Table 7.

Major Western Hemisphere Non-Oil Developing Countries: Average Consumer Price Changes

(In percent)

article image

In contrast, the rate of price increase accelerated markedly in Argentina and Mexico, where expansionary fiscal policies and an exhaustion of foreign exchange reserves combined to greatly intensify pressures on the domestic economies. Another country in this category was Bolivia, where major corrective price increases combined with expansionary demand policies to drive the rate of inflation up sharply.

The taking of corrective price action in many countries of the region is likely to preclude any significant progress on inflation in 1983. Although the adjustment programs for Brazil and Mexico do indeed aim for some reduction in the rate of price increase, in many others inflation, as measured by the rise in average consumer prices, is projected to intensify or merely stabilize.

International Trade and Payments

As noted above, a major part of the compression in the current account deficit of the non-oil developing countries is accounted for by the countries of the Western Hemisphere. And this external adjustment occurred despite an extremely weak export performance and a major increase in the net outflow on account of services and transfers.

In U.S. dollar terms, the combined exports of the non-oil developing countries of the Western Hemisphere are estimated to have contracted from $87 billion in 1981 to $80 billion in 1982, slightly below the 1980 level (Table 8). This fall in export earnings was principally the consequence of a 7 percent contraction in the unit value of exports, but it also subsumed a 1 percent decline in export volume. Almost every country in the Western Hemisphere suffered a fall in the U.S. dollar value of exports in 1982, with major declines occurring in Argentina (from $9 billion to $8 billion), Uruguay (from $1.2 billion to $0.9 billion), Brazil (from $23 billion to $20 billion), and the Dominican Republic (from $1.2 billion to $0.8 billion). Mexico’s exports were stable at $21 billion.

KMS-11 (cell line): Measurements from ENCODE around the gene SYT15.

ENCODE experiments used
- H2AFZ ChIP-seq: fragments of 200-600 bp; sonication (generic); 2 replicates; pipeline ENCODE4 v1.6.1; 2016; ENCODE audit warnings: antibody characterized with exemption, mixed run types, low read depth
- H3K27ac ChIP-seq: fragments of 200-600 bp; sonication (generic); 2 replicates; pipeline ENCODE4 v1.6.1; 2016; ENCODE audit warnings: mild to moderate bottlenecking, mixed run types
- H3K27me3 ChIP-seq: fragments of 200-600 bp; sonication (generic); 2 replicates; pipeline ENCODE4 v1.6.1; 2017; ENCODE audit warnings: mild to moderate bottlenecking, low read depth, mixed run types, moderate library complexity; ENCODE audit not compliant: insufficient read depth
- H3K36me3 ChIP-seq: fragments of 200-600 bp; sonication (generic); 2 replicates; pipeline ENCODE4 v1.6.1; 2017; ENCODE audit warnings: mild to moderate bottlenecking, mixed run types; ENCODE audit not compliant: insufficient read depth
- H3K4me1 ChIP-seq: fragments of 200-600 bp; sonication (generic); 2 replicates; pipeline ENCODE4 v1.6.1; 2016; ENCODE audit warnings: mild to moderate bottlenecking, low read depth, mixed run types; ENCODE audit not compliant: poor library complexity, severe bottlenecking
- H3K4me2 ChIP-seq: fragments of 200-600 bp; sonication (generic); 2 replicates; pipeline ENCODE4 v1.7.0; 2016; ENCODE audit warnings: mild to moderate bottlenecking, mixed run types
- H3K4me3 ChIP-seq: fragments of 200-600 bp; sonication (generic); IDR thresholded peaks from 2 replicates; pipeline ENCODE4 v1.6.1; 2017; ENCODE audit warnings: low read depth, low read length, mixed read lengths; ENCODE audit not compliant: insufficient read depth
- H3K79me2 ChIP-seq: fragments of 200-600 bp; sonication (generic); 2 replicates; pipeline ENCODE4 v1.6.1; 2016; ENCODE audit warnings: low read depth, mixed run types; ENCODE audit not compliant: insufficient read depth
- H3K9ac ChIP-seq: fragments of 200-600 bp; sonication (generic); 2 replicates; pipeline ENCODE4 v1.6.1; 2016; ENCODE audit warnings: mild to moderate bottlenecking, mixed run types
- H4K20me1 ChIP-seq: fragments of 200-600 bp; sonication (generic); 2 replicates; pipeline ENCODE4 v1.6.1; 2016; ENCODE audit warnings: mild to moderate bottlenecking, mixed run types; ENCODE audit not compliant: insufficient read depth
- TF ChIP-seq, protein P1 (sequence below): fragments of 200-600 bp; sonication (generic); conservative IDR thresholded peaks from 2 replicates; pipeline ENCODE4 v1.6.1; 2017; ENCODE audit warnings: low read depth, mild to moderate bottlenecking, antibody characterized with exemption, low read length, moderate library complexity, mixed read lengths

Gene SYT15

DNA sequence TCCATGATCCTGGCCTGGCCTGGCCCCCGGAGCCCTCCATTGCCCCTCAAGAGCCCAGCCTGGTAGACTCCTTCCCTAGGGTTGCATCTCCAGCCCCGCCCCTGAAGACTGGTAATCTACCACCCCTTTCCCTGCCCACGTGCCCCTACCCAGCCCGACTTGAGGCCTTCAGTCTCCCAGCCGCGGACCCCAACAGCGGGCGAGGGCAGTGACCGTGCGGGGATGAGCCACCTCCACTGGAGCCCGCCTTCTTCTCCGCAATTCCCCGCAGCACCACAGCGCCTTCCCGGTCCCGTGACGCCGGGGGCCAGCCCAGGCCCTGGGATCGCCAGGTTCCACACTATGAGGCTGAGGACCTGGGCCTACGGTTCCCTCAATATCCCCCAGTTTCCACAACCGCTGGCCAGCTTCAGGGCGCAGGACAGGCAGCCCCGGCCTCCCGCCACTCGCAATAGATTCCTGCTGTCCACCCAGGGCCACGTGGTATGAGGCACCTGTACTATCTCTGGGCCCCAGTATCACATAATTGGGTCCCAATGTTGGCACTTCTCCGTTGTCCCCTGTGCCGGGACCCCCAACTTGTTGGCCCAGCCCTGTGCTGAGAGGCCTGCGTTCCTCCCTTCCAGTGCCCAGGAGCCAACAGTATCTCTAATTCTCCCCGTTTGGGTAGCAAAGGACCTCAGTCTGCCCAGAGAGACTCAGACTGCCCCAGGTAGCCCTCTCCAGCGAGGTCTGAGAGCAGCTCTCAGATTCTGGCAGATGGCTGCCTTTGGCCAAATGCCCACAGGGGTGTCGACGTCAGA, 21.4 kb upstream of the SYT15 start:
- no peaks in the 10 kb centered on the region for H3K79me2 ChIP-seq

Table 8.

Western Hemisphere Non-Oil Developing Countries: Summary Balance of Payments

(In billions of U.S. dollars)

article image

Excluding official transfers.

Including official transfers and errors and omissions.

SDR allocation and valuation adjustment.

With net capital inflow to the Western Hemisphere group dropping sharply and investment income payments (that is, interest payments on the external debt) claiming a much larger share of export earnings than in the preceding year, the region’s imports contracted by nearly $20 billion. Virtually all of this represented a fall in the real import level, as the unit value of imports decreased by less than 1 percent.

This abrupt contraction in imports put an end to the substantial and accelerating rise in regional imports that had taken place over the preceding five years. Notably, in 1979 and 1980 the growth in the value of the region’s imports had averaged 35 percent. Over this two-year period the combined current account deficit of the non-oil developing countries of the Western Hemisphere rose from $13 billion to $33 billion; the increase was financed by a $10 billion rise in the net inflow of long-term and short-term private capital and by a $10 billion deterioration in the overall balance of payments position of the region. As a consequence, in 1980 the combined net international reserves of these countries contracted after four years of steady increase.

In 1981, as the world recession took hold, the combined imports of the non-oil developing countries of the Western Hemisphere expanded by only 6 percent. This diminution in the growth of imports incorporated absolute declines in the import levels of Brazil and Argentina, two countries that were already facing financial constraints. Even though the combined trade balance of the Western Hemisphere countries stabilized in 1981, their current account deficit moved upward from $33 billion to $43 billion as the rise in the level of their external debt and the sharp increase in interest rates combined to produce a $9 billion increase in investment income payments. In retrospect, the diminution in the rate of import growth during this period must be seen as insufficient, as a large increase in the current account deficit was covered by higher borrowing from private financial intermediaries (as well as by a $2.5 billion loss of net international reserves, incorporating a $1.7 billion fall in gross reserve holdings). It is clear, however, that many countries of the region expected the decline in export growth to be short-lived, an expectation shared by a large part of the international financial community (Table 9).